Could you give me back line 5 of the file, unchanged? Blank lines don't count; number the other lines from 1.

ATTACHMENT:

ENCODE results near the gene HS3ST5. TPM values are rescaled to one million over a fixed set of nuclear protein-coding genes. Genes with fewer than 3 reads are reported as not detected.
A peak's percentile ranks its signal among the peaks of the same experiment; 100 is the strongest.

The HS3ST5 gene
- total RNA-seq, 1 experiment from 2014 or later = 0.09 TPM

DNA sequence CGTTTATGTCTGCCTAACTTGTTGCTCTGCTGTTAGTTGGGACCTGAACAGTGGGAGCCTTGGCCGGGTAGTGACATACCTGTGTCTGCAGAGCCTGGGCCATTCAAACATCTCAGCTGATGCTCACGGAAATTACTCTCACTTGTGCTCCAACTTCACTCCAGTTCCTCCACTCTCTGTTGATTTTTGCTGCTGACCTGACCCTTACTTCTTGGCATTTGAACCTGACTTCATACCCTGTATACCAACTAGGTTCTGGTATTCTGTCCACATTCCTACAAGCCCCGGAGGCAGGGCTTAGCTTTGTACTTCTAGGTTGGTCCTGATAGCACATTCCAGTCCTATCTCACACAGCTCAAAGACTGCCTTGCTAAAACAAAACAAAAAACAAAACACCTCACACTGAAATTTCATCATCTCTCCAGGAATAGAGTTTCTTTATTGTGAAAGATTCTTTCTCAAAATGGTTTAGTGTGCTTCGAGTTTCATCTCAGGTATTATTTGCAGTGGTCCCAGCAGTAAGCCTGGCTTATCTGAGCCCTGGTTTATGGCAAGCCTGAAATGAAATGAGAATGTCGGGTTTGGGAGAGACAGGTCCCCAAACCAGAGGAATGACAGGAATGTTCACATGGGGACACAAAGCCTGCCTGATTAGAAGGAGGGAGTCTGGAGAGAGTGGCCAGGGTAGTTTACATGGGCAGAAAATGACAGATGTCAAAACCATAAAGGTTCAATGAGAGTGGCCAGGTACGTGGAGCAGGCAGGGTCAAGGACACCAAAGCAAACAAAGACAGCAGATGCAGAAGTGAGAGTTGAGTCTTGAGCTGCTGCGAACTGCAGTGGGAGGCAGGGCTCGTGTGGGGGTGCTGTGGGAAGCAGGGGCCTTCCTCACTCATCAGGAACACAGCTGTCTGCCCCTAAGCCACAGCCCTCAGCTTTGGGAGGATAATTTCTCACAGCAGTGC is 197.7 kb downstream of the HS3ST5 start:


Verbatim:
DNA sequence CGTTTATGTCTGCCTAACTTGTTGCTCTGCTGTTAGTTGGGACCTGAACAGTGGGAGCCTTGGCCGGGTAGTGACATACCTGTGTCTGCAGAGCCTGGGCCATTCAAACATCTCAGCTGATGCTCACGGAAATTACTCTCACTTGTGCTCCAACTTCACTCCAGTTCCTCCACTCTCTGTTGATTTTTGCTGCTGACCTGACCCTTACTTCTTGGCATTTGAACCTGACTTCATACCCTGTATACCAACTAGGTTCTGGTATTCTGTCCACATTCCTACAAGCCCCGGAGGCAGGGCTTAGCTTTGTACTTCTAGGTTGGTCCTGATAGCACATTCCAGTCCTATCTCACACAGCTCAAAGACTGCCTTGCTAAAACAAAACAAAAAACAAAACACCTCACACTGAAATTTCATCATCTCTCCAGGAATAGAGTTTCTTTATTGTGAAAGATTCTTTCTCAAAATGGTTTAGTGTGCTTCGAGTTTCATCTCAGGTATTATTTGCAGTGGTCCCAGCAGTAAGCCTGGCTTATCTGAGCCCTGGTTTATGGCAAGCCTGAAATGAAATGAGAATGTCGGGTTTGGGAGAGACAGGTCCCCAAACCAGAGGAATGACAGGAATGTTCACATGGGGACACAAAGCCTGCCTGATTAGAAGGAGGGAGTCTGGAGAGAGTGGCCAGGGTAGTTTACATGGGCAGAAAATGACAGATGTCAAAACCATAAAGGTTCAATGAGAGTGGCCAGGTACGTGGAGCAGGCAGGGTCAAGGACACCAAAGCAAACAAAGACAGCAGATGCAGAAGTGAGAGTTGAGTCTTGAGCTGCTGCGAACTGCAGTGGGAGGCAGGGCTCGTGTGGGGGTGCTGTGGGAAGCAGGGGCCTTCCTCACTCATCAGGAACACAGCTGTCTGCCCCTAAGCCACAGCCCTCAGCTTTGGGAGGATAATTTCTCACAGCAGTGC is 197.7 kb downstream of the HS3ST5 start: